Author: John McLaughlin

Trevor waited in the Jump Box. Grey electrodes threaded from his scalp and bobbed like Medusa’s curls as he amped himself up on electronica. I really need this A, he thought. The Lander sat at the stage’s opposite end, in an identical translucent chamber. It was a new model: a titanium bipedal with two 600-megapixel eyepieces, audio feed, full tactile sensors across the limbs and face, and a chemical odorant detector. It lay slumped like a limp marionette against its wireframe hanger.

His AI professor, Dr. Sakar, awkwardly cleared his throat over the lapel microphone.

“Ladies and gentlemen, as you may know, the Institute has previously achieved brief consciousness duplications – on the order of a few seconds. Tonight’s show will be more ambitious.”

Sakar lifted his water bottle from the podium and drew a shaky sip.

“In the early days of mind uploading, we began with a simple question. If we can take something like a book – a piece of information – and represent it in any format with ease, will the same hold true for the human mind?”

Sakar was gaining confidence. He flashed a wink at a brunette near the stage and flourished his arm toward the humanoid stack of metal.

“This device – called the Lander – is designed with our own sensory apparatus in mind. It can see, hear, touch, and smell just as well, or better than, its human partner.”

Trevor waved from the opposite box, evoking some weak laughter from the audience.

“Its brain is wired just like ours: the visual, auditory, and tactile modules are networked the same as a human’s. My student can jump his mind in seamlessly: simple duplication. From Trevor 2.0’s perspective, nothing will have changed except his physical location and the fact that his body is a bit shinier. He will enjoy a rich sensorium, as if he were in his original body.”

Trevor recognized his cue: he rose from the seat, mounted a small treadmill in the corner of the box, and eased into a slow walk. He threw a thumbs up to the crowd.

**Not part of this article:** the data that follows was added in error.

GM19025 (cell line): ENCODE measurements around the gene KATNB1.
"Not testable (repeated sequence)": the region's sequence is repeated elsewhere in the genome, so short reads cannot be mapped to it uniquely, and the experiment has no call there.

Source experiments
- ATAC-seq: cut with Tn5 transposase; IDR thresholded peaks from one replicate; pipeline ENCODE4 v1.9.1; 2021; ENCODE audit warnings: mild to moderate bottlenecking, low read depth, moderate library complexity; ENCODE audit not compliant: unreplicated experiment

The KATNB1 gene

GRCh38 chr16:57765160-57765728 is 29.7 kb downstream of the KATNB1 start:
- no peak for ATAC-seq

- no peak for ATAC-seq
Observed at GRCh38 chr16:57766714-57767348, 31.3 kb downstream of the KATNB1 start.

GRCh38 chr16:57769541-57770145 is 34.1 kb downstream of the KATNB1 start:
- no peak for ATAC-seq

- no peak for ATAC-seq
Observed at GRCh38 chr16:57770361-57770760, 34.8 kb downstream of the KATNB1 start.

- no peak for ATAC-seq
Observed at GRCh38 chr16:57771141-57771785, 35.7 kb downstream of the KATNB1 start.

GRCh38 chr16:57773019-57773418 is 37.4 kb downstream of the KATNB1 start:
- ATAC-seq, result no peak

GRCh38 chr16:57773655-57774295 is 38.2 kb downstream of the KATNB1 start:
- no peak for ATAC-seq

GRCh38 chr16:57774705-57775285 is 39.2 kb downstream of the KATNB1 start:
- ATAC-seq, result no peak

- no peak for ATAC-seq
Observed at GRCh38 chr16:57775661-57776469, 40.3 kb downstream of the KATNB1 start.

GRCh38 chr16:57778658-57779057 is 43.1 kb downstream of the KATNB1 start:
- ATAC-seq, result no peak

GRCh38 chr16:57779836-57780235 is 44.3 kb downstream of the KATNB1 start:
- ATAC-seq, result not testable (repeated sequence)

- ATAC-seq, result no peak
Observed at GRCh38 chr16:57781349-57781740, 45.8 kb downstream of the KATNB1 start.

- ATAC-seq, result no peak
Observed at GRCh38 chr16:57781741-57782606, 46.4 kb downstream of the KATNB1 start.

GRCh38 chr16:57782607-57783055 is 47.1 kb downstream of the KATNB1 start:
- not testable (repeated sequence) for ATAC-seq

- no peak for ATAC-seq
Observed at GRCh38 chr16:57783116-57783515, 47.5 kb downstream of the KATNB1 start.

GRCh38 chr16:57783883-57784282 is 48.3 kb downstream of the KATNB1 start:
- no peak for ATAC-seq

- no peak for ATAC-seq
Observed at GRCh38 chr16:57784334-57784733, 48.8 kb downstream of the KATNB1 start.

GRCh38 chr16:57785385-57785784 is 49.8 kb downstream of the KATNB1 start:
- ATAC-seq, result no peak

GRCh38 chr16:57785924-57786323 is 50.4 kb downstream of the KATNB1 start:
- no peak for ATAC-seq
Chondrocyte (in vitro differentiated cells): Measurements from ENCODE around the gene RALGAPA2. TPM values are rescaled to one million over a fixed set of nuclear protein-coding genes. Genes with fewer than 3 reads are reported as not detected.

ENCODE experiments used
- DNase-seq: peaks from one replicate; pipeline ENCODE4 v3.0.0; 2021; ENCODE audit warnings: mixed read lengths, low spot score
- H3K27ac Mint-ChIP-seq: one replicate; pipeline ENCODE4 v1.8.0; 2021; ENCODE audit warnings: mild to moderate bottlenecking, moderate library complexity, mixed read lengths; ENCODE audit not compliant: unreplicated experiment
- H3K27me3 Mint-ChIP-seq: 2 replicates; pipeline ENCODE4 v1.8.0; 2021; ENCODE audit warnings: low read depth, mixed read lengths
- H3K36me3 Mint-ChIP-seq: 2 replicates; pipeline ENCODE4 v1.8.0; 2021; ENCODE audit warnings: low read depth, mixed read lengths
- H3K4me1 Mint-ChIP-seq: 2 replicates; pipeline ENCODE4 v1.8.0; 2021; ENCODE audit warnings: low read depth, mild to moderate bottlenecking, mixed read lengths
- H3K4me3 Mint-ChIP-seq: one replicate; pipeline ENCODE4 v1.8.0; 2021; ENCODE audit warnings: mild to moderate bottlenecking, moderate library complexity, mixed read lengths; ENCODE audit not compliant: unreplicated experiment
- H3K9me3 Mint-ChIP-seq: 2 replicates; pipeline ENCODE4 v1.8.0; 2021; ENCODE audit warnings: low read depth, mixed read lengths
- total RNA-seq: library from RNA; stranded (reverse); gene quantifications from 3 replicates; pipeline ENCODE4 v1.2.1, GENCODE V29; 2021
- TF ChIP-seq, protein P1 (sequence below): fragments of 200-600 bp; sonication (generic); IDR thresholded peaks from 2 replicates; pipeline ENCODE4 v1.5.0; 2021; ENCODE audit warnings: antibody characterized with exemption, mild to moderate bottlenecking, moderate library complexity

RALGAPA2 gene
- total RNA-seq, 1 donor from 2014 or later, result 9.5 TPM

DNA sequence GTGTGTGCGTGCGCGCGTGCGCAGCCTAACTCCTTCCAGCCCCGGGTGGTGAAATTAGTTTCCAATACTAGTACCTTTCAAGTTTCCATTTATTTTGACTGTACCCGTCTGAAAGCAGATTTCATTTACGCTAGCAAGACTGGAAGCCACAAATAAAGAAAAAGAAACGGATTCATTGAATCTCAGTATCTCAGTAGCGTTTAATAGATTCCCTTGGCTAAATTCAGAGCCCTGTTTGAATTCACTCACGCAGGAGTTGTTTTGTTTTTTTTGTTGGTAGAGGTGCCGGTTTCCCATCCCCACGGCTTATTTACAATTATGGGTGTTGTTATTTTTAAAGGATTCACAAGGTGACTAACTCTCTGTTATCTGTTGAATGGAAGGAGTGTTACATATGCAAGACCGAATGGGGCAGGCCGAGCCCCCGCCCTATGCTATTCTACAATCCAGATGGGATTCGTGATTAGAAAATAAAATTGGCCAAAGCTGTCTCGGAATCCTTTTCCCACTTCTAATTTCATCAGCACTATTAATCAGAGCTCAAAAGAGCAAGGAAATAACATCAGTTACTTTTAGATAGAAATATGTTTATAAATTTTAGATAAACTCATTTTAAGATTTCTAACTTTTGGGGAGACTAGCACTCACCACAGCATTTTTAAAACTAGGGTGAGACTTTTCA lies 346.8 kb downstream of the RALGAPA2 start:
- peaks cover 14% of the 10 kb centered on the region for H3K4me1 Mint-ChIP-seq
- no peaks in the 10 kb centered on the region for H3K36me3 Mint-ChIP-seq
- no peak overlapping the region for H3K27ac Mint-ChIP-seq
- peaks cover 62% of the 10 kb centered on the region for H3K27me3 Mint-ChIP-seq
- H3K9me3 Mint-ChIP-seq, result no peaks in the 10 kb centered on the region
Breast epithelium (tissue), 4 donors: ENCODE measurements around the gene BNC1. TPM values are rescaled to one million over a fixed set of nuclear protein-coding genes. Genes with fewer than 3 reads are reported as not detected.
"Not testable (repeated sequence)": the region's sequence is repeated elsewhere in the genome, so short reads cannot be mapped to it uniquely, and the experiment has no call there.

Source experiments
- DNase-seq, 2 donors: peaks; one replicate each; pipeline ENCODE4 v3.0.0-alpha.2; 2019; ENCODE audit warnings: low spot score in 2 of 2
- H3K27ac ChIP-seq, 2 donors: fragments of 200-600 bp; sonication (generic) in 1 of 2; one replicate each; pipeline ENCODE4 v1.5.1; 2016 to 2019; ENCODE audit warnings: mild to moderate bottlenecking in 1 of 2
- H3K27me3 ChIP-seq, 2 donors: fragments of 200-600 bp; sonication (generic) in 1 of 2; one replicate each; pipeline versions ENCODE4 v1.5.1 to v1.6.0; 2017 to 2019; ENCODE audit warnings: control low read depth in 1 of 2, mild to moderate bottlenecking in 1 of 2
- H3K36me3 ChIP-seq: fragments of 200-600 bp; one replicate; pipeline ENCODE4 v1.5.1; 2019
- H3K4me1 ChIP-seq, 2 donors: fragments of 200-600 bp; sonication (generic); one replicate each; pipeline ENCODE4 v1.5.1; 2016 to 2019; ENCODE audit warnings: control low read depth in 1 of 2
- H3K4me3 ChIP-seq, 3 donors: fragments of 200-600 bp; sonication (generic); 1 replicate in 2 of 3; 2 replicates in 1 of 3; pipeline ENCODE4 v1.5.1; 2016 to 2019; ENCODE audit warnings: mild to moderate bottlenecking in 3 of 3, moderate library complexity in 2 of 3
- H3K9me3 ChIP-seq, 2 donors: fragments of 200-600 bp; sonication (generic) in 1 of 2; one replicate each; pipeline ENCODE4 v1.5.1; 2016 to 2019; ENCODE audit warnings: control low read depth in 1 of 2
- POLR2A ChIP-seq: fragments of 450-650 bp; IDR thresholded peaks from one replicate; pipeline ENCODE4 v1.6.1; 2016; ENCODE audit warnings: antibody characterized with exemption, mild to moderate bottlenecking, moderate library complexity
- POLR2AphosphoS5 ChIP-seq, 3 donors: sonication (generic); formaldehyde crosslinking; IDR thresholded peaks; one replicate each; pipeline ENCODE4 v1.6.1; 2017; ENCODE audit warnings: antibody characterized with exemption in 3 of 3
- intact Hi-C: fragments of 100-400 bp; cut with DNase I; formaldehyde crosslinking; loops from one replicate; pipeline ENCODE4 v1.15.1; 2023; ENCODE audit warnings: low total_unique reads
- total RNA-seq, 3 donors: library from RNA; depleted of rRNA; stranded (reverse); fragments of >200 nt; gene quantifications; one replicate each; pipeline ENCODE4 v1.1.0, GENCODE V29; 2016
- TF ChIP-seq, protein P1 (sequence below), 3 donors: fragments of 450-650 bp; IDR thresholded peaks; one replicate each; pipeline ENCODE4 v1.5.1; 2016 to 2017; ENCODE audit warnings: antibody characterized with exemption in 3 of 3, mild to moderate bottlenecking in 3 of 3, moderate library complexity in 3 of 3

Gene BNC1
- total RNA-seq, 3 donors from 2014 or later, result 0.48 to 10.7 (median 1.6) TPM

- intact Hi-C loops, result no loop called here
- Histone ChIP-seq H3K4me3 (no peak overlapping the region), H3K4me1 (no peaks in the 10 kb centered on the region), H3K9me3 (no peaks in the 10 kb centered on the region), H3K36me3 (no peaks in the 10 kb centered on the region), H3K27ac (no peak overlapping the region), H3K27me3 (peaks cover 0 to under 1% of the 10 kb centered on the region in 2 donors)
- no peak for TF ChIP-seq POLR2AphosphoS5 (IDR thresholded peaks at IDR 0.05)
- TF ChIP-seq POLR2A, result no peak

On the overhead display, a clock sat at 0:00.

“The mind must be in a state of hyperactivity in order to jump effectively. Our cloud computing device will record a high-resolution time lapse of Trevor’s brain states leading up to transfer, and then re-instantiate them in the Lander moments later. All thanks to our high-speed encrypted network.”

Trevor now reached peak exertion. Sweat dripped onto the treadmill as he huffed into his respirator mask. The computer transmitted a signal to the device in Sakar’s hand: the subject was ready for mental duplication.

He cut his speech short and pointed up to the clock display.

“Guests, please ready yourselves for the Jump Count.”

One spectator in particular, the portly Professor Driven in seat J75, was carrying in his pocket a digital hard drive with the same port configurations as the Institute’s network.

When the clock hit 0:03 the show ended with a whimper. Trevor glanced up to see the Lander still slumped in its dock. So much for that A, he thought. A failed jump, but there would be another try in a few weeks.


Driven arrived home and set his drive down on the table.

“Try to plagiarize in my class? I know you little shits think the Humanities are pointless.”

Suspended in a prism of wire and plastic, Trevor’s shouts echoed through endless miles of empty dark.

“Welcome to my collection.”